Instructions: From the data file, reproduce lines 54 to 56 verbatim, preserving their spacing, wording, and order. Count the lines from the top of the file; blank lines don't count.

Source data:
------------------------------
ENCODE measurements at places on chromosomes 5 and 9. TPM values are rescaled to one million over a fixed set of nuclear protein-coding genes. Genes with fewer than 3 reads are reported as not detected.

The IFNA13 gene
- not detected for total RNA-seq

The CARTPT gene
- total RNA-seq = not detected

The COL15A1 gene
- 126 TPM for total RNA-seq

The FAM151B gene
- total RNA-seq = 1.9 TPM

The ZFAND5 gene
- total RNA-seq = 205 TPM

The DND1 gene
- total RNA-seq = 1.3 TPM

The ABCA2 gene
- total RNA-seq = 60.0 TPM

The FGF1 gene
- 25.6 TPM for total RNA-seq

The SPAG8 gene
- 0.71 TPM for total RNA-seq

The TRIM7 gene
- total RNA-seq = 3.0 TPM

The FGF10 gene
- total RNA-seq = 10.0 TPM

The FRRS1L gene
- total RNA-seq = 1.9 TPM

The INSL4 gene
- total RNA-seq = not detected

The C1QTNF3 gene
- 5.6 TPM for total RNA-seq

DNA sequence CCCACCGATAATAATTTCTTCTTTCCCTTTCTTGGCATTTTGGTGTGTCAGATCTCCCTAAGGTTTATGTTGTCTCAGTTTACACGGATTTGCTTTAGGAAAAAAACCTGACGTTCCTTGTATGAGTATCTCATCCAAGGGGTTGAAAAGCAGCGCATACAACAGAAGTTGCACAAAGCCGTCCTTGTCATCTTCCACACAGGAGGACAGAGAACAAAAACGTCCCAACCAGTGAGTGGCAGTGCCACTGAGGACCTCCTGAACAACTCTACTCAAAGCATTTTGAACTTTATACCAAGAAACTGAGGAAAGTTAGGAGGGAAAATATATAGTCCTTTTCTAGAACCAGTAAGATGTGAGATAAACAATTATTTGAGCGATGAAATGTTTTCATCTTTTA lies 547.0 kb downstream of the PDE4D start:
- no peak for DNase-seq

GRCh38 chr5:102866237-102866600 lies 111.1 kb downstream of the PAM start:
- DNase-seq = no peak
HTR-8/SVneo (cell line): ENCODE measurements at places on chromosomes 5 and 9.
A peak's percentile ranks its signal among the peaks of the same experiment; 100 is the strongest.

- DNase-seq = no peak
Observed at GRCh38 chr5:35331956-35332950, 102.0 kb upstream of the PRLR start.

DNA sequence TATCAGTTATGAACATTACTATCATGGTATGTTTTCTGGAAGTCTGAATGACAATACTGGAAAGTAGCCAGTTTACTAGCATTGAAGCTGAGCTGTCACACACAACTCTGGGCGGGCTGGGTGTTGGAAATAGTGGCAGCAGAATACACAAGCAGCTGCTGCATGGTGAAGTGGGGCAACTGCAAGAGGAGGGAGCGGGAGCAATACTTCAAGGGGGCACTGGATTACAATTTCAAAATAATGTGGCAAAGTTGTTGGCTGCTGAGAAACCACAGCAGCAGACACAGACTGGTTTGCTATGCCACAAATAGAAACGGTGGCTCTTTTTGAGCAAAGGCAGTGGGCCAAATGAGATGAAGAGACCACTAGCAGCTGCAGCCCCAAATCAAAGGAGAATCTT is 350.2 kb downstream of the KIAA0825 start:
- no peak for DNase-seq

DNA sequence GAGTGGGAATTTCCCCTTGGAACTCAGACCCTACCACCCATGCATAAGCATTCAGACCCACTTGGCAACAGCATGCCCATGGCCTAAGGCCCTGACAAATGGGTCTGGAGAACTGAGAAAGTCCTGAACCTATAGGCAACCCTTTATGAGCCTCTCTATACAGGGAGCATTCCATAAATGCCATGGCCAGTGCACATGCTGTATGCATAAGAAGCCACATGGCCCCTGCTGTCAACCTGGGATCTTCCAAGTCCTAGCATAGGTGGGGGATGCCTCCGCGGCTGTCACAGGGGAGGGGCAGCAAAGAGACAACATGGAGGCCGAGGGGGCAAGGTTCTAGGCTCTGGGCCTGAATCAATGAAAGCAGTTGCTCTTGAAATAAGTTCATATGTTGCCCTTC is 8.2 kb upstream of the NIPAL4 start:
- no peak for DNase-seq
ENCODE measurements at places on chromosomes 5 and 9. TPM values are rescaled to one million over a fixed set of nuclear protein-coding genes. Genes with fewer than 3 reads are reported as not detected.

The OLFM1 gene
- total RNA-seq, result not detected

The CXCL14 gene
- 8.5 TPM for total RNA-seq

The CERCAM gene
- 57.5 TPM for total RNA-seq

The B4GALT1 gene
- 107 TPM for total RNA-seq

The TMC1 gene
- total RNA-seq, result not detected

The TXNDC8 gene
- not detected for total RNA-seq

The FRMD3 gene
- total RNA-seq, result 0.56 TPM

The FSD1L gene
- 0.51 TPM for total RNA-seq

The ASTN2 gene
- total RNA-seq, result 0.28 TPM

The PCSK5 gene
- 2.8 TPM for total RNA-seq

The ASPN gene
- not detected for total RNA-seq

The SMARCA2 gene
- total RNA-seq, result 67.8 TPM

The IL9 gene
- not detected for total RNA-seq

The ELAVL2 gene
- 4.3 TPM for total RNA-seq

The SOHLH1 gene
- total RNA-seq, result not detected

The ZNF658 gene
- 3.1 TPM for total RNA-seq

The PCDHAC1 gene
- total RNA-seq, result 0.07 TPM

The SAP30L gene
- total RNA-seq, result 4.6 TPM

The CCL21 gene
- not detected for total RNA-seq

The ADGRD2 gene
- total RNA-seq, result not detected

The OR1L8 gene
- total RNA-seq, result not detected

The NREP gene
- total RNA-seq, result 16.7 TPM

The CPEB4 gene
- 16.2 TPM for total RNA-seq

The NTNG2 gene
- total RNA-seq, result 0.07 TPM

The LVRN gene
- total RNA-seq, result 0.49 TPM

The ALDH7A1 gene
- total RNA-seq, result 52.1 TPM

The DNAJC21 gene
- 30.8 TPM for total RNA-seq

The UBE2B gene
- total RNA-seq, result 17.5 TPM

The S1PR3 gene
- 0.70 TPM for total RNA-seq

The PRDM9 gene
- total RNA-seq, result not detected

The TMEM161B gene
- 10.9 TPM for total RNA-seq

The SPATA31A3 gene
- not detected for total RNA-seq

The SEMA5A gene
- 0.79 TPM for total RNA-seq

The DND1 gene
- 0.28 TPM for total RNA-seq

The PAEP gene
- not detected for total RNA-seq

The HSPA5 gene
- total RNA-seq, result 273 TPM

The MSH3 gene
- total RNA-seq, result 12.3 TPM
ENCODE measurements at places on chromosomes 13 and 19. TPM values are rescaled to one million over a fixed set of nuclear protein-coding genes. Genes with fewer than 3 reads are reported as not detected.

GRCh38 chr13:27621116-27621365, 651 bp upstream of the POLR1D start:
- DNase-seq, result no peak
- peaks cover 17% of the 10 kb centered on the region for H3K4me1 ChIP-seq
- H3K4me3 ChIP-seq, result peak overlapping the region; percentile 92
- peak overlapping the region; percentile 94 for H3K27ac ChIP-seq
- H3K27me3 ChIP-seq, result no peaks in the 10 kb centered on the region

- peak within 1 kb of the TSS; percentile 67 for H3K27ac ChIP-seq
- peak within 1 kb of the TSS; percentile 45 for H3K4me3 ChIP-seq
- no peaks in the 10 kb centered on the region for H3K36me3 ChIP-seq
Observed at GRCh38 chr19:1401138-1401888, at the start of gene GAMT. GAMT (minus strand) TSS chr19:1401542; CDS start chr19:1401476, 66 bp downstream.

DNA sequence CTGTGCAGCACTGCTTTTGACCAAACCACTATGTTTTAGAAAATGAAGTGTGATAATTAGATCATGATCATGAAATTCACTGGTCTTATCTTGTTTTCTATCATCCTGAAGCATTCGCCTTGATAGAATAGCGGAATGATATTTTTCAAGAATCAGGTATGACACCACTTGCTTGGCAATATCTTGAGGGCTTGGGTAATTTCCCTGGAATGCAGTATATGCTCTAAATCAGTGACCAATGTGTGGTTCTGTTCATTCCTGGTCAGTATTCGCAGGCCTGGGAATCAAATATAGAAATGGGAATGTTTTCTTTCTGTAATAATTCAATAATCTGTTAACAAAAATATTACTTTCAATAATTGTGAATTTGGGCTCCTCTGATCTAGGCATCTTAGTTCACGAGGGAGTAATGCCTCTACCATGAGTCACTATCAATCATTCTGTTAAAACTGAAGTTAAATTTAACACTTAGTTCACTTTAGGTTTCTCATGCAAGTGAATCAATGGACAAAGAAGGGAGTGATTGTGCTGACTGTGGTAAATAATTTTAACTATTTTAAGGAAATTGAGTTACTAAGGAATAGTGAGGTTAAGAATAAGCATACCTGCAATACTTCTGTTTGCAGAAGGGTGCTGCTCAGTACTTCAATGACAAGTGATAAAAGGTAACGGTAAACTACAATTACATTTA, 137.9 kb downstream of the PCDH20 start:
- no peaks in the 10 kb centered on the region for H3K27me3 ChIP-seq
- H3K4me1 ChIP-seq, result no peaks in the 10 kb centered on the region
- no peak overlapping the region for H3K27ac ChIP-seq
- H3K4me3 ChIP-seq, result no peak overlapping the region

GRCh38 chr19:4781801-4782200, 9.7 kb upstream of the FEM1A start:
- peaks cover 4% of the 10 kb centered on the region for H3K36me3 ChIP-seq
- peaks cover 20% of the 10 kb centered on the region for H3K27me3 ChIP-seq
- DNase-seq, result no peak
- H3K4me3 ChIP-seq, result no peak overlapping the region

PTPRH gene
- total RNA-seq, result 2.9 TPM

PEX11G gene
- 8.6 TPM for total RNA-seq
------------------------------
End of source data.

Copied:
- not detected for total RNA-seq

The FRMD3 gene
- total RNA-seq, result 0.56 TPM